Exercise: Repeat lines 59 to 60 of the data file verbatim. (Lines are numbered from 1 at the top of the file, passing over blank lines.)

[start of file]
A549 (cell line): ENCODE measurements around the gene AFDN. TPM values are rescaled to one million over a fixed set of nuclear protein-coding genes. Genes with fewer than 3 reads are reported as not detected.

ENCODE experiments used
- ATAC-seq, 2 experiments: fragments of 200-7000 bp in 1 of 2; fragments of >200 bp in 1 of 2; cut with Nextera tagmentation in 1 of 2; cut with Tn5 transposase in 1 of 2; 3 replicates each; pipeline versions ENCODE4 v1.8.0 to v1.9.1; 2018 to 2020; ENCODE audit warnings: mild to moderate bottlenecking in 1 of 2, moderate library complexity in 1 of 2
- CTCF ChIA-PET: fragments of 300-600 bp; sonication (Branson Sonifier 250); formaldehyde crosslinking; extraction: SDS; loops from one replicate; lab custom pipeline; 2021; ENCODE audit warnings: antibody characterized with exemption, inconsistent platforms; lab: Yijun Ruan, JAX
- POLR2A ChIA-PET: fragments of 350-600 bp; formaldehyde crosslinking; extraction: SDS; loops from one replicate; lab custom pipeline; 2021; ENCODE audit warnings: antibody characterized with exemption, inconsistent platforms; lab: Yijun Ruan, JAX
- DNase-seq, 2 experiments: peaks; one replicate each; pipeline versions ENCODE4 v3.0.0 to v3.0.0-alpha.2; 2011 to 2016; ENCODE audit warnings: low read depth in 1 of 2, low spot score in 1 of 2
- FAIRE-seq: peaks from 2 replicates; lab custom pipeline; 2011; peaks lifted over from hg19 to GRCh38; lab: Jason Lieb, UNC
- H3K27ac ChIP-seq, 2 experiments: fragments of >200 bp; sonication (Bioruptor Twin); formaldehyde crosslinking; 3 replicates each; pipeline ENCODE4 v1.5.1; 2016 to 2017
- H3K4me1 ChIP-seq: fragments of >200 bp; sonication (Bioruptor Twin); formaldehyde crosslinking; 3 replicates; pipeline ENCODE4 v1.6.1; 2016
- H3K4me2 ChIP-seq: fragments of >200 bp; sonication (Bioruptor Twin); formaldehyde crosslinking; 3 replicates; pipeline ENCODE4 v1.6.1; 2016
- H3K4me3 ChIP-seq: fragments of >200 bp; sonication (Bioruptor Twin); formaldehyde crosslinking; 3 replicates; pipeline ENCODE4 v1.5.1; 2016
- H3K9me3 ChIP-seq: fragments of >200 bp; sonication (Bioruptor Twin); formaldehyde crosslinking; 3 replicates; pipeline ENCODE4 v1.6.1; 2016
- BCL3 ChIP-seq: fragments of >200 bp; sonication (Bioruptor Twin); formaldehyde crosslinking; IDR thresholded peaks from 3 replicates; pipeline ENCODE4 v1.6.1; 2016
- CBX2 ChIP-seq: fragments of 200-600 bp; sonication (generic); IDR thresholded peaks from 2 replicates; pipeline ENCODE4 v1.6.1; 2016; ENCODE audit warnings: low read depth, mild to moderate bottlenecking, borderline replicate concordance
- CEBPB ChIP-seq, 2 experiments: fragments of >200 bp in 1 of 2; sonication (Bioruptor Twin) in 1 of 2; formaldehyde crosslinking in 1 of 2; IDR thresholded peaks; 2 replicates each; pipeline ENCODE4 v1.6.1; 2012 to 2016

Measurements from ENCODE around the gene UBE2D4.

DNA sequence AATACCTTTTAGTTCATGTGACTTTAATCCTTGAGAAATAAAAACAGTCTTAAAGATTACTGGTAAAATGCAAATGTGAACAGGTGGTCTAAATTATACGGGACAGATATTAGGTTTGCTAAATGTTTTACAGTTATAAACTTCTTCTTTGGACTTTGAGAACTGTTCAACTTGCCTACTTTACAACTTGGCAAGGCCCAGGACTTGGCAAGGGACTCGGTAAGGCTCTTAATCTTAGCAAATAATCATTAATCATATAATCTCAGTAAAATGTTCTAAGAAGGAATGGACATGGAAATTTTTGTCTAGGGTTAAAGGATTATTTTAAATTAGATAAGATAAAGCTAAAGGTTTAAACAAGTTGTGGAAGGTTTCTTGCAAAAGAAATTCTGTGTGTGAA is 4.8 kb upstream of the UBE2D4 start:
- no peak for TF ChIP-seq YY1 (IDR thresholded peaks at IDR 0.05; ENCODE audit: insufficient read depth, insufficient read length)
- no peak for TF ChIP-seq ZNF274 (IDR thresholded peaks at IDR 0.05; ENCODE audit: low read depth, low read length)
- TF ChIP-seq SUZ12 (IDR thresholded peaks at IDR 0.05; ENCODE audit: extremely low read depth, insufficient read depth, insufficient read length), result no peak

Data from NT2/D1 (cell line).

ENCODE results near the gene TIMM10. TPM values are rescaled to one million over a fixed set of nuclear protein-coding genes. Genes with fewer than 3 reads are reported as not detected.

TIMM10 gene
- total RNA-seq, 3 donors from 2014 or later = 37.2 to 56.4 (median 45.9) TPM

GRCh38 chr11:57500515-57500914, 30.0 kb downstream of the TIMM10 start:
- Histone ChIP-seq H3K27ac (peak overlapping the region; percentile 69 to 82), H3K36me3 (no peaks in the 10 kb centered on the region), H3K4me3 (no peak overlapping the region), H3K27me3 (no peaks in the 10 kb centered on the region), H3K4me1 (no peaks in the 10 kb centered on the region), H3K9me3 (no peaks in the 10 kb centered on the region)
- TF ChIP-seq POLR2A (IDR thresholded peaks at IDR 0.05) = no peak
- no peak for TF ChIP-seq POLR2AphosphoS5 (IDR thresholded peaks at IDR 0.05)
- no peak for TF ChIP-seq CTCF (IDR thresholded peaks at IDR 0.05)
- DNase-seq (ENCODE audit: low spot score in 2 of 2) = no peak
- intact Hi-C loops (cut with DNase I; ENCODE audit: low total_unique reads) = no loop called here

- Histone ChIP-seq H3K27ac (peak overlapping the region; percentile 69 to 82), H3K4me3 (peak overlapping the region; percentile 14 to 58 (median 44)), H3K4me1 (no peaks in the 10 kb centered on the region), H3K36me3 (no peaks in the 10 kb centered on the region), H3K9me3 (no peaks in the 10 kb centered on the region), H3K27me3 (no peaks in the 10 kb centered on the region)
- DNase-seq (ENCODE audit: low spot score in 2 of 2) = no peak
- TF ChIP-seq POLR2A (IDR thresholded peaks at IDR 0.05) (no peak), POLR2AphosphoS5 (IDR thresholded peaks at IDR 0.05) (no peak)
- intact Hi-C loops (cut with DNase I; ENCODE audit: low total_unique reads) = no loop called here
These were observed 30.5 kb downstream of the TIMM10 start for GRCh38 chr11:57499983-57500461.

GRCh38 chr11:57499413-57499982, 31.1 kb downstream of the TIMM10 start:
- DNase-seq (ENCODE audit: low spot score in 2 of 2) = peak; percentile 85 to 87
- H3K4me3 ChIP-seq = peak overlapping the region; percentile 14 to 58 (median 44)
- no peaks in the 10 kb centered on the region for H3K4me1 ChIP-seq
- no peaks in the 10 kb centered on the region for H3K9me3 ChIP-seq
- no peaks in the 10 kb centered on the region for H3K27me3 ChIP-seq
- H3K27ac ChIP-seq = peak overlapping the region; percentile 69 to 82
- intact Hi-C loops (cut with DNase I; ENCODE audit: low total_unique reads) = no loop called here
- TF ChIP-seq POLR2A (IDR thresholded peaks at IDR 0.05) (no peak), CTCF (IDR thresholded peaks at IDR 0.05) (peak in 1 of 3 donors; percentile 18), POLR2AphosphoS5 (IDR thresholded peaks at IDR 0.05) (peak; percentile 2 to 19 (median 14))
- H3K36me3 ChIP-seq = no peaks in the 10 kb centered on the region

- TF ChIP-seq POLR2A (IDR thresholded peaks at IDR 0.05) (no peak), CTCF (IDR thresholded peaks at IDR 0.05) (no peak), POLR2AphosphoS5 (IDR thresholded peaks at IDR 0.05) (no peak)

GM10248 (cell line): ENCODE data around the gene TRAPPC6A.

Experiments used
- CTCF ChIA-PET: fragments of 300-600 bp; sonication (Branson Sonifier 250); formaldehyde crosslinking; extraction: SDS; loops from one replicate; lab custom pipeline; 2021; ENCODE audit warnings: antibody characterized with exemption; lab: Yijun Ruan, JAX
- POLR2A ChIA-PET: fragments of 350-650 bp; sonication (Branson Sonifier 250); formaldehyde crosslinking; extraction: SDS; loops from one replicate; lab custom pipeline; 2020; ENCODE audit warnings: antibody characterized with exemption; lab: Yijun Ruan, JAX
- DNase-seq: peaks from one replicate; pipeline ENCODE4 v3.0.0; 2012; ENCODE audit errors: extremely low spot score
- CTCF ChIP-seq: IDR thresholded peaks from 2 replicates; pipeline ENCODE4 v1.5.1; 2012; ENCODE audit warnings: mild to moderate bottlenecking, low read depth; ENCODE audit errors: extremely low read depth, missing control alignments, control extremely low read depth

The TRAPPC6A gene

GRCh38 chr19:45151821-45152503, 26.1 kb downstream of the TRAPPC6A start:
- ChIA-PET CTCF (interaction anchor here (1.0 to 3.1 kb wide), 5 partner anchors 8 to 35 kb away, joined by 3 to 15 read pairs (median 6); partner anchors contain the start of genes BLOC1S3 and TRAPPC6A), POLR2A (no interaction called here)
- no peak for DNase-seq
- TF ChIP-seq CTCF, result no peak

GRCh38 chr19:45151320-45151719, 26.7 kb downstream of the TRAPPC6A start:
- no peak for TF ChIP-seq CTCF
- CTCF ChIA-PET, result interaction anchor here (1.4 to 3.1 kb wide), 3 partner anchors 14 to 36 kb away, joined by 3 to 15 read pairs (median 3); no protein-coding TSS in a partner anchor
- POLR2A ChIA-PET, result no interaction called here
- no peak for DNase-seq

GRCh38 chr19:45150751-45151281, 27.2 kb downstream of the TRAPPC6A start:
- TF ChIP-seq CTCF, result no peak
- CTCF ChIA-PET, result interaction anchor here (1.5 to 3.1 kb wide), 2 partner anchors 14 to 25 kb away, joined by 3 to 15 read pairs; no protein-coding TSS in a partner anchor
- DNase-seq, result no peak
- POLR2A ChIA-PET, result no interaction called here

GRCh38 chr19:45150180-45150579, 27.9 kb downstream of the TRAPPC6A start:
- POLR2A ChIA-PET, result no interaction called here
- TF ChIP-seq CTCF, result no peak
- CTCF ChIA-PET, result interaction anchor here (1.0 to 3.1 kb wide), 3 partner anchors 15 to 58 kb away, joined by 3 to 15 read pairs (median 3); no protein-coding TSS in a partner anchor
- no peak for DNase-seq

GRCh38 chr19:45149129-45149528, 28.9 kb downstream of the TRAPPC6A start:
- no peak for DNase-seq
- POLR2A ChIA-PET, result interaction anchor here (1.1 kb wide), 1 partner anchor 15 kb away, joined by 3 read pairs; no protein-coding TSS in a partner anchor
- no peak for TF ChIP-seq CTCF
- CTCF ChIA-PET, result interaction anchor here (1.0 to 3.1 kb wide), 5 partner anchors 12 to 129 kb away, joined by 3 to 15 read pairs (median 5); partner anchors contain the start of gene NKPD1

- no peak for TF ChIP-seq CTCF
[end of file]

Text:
GRCh38 chr19:45151320-45151719, 26.7 kb downstream of the TRAPPC6A start:
- no peak for TF ChIP-seq CTCF